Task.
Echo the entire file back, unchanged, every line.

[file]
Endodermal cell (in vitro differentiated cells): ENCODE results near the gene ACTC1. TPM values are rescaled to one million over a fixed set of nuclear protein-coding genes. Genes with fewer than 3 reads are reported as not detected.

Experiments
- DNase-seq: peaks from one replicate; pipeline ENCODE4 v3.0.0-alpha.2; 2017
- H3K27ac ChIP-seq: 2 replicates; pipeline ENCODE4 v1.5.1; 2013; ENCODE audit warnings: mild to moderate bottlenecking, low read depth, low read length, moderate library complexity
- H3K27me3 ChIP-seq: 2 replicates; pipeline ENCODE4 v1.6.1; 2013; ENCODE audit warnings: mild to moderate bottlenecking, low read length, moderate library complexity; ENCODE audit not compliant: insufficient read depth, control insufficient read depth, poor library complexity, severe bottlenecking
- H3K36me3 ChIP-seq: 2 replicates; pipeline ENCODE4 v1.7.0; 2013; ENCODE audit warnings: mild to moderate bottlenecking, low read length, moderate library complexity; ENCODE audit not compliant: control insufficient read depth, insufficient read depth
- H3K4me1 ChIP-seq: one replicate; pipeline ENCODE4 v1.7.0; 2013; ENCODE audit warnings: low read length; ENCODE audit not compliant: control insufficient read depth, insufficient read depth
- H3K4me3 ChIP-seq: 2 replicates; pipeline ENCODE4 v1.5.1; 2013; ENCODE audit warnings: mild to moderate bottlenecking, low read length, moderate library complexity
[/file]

Endodermal cell (in vitro differentiated cells): ENCODE results near the gene ACTC1. TPM values are rescaled to one million over a fixed set of nuclear protein-coding genes. Genes with fewer than 3 reads are reported as not detected.

Experiments
- DNase-seq: peaks from one replicate; pipeline ENCODE4 v3.0.0-alpha.2; 2017
- H3K27ac ChIP-seq: 2 replicates; pipeline ENCODE4 v1.5.1; 2013; ENCODE audit warnings: mild to moderate bottlenecking, low read depth, low read length, moderate library complexity
- H3K27me3 ChIP-seq: 2 replicates; pipeline ENCODE4 v1.6.1; 2013; ENCODE audit warnings: mild to moderate bottlenecking, low read length, moderate library complexity; ENCODE audit not compliant: insufficient read depth, control insufficient read depth, poor library complexity, severe bottlenecking
- H3K36me3 ChIP-seq: 2 replicates; pipeline ENCODE4 v1.7.0; 2013; ENCODE audit warnings: mild to moderate bottlenecking, low read length, moderate library complexity; ENCODE audit not compliant: control insufficient read depth, insufficient read depth
- H3K4me1 ChIP-seq: one replicate; pipeline ENCODE4 v1.7.0; 2013; ENCODE audit warnings: low read length; ENCODE audit not compliant: control insufficient read depth, insufficient read depth
- H3K4me3 ChIP-seq: 2 replicates; pipeline ENCODE4 v1.5.1; 2013; ENCODE audit warnings: mild to moderate bottlenecking, low read length, moderate library complexity